To counteract the issue, the government has announced an expansion to the Seasonal Workers Pilot this year. The pilot initially began in 2019, offering a limited number of temporary visas, but this year will expand to 30,000 roles. This pilot allows individuals to work on UK farms for a maximum stay of six months. This is alongside the ‘Pick for Britain’ scheme, which aims to recruit domestic candidates into these roles.

While this news has widely been welcomed in the agricultural industry, it does not apply to other sectors which may have used seasonal labour, such as construction. So, these companies may have to rely on domestic workers instead. It is worth noting that companies can apply for a ‘Temporary Worker’ licence to bring candidates to the UK from overseas in short-term roles. However, this only applies to specific roles.

Impact on HR and right to work checks

Right to work checks

Once the EUSS closes, you will be required to carry out right to work checks on any EU nationals you recruit. These checks will work the same way as they would if you were employing a non-EU worker.

You will need to see an applicant’s original documents and undertake checks to make sure they are genuine and make copies. More guidance on what assessments should be carried out can be found on the government website. These checks do not come into place until 1st July 2021, and you won’t need to do retrospective checks on people you already employ.

Ahead of 30th June, you have no right to ask your staff if they have applied under the EUSS. Once the deadline has passed, you do not need to ask for proof of their settlement status. Instead, the responsibility is with the individual to ensure they can legally work in the UK. If the UK Immigration and Visa Service find out otherwise, it will be dealt with accordingly. If you do happen to uncover that one of your employees doesn’t have legal status, it may be worth carrying out investigations and passing the matter on to the UK Immigration and Visa Service. You may also need to terminate that person’s employment.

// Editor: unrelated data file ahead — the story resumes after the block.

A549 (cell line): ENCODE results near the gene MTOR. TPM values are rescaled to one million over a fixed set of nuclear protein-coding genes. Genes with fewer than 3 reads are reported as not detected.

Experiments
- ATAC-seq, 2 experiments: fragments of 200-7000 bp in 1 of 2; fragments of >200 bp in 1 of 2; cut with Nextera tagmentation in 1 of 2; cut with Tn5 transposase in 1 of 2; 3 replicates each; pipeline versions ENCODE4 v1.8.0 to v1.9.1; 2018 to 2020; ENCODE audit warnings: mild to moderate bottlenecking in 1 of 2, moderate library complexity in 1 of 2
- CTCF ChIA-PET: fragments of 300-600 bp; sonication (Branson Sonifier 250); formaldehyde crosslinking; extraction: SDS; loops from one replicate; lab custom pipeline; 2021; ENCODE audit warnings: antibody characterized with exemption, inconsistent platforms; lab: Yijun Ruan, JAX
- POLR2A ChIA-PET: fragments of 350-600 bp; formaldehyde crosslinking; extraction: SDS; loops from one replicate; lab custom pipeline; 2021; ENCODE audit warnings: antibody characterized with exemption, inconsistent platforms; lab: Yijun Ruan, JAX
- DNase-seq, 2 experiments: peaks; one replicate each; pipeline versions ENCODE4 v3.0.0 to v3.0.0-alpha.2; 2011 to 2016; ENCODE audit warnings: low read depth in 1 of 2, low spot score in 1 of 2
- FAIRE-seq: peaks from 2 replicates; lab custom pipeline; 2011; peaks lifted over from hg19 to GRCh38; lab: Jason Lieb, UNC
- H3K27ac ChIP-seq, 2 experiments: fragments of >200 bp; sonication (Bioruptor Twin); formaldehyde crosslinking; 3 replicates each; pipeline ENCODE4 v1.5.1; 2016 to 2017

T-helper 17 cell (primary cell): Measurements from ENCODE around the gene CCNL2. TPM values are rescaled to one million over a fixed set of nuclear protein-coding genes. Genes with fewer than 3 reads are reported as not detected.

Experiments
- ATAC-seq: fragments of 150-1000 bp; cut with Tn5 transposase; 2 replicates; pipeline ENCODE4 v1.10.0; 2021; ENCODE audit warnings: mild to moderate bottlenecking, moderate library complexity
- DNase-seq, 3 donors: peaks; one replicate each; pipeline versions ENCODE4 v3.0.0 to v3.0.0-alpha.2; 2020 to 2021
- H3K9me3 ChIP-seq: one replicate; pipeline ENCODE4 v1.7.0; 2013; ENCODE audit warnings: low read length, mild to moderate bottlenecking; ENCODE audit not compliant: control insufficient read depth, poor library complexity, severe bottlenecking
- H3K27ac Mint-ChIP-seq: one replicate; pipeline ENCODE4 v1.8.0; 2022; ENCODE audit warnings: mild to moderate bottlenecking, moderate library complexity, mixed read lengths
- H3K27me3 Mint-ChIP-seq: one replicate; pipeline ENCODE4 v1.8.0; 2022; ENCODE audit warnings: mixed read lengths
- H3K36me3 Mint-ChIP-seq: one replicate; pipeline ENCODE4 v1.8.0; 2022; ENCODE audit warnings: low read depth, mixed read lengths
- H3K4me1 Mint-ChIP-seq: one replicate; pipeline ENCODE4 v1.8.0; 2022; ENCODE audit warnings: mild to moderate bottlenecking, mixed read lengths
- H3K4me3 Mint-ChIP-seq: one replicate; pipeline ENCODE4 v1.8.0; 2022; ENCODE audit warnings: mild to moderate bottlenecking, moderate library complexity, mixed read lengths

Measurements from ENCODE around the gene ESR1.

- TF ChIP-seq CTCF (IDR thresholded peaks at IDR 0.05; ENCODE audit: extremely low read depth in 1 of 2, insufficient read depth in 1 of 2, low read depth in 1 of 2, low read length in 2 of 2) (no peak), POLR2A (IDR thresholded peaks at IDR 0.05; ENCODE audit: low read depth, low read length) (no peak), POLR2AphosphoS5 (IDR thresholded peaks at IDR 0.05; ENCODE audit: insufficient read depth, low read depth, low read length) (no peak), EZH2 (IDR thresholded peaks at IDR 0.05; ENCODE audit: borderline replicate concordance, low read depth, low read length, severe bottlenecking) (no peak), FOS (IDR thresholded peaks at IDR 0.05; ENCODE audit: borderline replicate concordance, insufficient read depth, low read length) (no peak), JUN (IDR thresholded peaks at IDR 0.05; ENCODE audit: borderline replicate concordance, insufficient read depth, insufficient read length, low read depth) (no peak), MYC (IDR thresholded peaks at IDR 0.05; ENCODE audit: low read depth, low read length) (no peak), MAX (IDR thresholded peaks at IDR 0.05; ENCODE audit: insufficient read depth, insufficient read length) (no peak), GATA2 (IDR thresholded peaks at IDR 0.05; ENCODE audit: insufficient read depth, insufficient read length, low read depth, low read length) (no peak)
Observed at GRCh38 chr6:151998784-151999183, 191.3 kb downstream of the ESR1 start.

Employment law

Since the EU transition period ended, there has been no significant change to employment law, though there was some controversy around a proposed review of workers’ rights in January. The end of the EUSS also does not bring any changes beyond the new right to work checks.

While nothing has changed to date, that does not mean anything won’t change in the future. By leaving the EU, the UK is no longer bound by the EU rules, such as the Working Time Director and other workers’ rights initiatives.

Under the UK-EU TCA, the UK has agreed not to remove the level of rights that already exist. However, it does grant the government more freedom to amend employment law to suit UK needs and priorities.

It is vital to keep on top of any changes by following government guidance and news from industry bodies.

Conclusion

There are now just three months left for your EU staff to obtain pre-settled or settled status under the EUSS. While it must be down to the individual to apply under the scheme if they so wish, you can still prepare your business by considering the implications on your recruitment and HR departments.

The most significant obstacle employers will have to overcome is tailoring their strategies to meet the demands of the new immigration system while reducing the risk of staff shortages and maintaining high-quality labour. This means examining your needs and working to find approaches that suit your company.

Similarly, you must ensure you are carrying out the correct right to work checks to make sure you comply with regulations and accessing candidates who are legally able to work for you. This will help to avoid crisis down the line.

If you need help in understanding the impact of Brexit and the EUSS on your workforce, we are here to help. Our team of advisors can talk you through the new rules and identify the challenges in your operations and find worthy solutions.